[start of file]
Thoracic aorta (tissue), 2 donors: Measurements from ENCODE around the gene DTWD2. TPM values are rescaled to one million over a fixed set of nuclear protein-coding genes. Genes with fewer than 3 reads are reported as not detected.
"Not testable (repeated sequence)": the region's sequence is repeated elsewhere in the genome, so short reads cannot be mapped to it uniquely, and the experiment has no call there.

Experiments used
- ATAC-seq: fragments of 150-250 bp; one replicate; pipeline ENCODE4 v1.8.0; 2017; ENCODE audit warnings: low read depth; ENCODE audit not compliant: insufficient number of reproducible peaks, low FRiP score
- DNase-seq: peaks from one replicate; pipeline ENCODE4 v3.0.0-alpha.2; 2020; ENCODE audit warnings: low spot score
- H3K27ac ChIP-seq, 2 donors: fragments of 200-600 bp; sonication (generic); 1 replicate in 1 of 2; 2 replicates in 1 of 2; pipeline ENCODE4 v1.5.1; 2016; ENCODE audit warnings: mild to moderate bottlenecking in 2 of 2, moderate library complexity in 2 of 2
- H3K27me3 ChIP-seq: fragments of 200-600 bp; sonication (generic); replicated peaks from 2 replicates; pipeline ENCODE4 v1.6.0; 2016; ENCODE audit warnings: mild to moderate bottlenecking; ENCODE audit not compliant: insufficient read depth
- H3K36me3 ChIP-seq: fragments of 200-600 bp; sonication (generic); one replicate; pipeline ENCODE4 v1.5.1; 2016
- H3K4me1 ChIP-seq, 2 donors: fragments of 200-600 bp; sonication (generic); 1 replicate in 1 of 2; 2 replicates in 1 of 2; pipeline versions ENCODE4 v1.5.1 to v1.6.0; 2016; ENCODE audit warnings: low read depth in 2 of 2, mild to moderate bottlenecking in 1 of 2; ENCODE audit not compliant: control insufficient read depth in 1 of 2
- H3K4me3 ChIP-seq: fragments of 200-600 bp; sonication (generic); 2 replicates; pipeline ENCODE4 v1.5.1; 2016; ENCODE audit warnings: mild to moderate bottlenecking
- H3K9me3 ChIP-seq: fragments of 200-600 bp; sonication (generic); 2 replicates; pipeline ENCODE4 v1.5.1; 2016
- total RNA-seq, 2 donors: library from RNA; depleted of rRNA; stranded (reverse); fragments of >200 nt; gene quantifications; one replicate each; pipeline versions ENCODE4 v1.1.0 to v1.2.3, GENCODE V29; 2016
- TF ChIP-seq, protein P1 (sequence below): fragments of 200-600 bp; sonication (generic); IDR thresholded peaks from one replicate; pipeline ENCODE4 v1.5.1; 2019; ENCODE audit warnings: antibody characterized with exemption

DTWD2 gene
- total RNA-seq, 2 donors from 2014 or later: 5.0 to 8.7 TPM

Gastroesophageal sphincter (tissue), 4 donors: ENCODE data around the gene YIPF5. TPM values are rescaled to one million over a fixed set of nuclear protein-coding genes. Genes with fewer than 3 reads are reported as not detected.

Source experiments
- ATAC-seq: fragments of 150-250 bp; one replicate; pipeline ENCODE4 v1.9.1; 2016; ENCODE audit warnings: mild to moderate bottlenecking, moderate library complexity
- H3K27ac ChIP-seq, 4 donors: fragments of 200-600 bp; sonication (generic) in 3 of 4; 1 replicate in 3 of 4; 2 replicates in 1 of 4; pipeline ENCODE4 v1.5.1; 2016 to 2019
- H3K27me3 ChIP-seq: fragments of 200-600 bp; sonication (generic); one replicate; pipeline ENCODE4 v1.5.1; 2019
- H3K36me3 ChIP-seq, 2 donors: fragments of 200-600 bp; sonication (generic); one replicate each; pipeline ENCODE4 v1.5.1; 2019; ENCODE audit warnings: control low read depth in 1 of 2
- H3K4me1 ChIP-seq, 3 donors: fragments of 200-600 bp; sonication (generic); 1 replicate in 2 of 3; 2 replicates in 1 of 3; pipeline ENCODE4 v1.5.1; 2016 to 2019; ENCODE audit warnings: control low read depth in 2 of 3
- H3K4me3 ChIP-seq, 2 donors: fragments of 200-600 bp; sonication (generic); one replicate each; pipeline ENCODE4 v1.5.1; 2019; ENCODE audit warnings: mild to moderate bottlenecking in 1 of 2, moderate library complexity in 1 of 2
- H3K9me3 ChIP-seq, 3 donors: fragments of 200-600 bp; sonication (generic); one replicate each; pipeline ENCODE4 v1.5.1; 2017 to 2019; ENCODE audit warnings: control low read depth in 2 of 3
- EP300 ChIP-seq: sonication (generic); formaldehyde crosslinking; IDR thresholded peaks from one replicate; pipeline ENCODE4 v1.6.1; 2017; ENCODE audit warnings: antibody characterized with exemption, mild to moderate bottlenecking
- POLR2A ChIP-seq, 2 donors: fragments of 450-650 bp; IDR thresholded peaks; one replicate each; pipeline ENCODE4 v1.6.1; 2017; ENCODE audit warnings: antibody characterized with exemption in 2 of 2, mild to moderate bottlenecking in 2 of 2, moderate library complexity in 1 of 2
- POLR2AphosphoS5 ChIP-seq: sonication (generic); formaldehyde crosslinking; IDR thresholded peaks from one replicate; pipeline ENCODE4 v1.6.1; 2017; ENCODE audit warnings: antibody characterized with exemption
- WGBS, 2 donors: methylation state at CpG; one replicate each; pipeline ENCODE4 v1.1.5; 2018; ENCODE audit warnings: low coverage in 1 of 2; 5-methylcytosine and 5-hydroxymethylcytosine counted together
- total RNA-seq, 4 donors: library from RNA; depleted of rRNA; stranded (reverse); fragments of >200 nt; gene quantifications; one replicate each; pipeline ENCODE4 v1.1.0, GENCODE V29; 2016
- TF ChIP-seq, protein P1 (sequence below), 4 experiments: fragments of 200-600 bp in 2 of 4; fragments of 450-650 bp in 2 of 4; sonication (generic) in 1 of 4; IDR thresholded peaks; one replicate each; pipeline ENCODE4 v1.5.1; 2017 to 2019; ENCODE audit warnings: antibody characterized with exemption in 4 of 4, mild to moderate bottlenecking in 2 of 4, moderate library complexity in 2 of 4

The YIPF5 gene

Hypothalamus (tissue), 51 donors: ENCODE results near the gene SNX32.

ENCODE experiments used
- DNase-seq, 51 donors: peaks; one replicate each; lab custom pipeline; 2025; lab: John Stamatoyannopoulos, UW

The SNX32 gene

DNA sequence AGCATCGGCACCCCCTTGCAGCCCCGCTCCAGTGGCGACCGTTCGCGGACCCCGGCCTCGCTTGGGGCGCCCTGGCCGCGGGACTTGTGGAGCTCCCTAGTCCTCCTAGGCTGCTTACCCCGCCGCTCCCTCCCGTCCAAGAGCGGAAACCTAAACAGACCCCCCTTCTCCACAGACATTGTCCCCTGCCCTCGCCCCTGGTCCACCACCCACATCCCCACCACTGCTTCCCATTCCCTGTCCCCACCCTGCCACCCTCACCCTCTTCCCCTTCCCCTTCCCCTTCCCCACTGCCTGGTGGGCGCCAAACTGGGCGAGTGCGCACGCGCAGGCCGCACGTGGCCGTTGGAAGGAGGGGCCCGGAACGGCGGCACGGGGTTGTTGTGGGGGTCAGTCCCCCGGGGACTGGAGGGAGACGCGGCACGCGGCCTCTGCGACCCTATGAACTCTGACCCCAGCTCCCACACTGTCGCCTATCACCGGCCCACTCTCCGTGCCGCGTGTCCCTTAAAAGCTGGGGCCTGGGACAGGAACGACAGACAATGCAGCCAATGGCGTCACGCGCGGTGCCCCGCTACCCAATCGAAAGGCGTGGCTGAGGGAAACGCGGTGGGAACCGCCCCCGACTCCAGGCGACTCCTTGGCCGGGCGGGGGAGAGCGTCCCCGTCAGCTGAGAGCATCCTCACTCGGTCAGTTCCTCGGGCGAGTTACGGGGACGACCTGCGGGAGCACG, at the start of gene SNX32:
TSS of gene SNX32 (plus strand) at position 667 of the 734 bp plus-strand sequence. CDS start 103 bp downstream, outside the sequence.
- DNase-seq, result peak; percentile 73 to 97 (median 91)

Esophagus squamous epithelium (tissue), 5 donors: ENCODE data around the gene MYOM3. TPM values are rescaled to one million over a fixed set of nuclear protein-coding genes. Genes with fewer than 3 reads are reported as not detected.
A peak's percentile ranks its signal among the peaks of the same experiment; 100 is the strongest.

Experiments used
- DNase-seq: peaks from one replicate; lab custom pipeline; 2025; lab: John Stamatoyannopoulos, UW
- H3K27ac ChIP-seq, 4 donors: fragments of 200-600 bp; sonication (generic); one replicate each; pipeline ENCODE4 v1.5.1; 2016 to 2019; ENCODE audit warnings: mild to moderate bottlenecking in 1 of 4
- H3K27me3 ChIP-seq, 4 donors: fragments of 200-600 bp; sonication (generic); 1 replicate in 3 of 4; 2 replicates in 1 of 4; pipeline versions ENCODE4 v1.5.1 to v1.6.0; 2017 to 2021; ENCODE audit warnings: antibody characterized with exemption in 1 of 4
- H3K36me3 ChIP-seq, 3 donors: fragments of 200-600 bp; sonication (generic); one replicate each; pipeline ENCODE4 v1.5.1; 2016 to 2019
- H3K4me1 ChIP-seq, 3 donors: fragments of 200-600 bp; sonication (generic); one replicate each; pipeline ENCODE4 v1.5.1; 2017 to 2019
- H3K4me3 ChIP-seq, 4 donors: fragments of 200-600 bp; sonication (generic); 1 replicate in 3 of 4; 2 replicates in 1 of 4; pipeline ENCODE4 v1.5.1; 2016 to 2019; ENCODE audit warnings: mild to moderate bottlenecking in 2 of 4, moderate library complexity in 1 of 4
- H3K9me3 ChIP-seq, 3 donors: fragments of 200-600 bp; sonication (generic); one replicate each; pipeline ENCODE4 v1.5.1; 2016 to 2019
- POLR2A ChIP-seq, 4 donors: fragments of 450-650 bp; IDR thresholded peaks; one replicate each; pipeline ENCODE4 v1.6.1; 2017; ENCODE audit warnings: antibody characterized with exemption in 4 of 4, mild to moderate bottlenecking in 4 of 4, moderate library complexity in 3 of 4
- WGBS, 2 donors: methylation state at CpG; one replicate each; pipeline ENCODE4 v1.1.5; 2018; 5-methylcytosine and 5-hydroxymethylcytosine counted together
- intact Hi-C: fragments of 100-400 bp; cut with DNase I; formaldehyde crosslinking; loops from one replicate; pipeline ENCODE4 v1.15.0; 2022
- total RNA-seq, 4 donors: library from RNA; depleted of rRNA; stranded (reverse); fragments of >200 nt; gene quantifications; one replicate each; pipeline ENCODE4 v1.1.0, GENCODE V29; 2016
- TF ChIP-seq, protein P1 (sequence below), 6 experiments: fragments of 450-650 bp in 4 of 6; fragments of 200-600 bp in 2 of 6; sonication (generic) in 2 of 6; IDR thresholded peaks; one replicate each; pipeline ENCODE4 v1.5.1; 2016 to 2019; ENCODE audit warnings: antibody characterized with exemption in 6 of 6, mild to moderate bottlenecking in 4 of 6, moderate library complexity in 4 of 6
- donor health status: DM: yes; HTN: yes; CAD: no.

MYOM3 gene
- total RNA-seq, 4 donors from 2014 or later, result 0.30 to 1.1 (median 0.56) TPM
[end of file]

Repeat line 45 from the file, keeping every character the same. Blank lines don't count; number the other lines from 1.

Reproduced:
- H3K36me3 ChIP-seq, 3 donors: fragments of 200-600 bp; sonication (generic); one replicate each; pipeline ENCODE4 v1.5.1; 2016 to 2019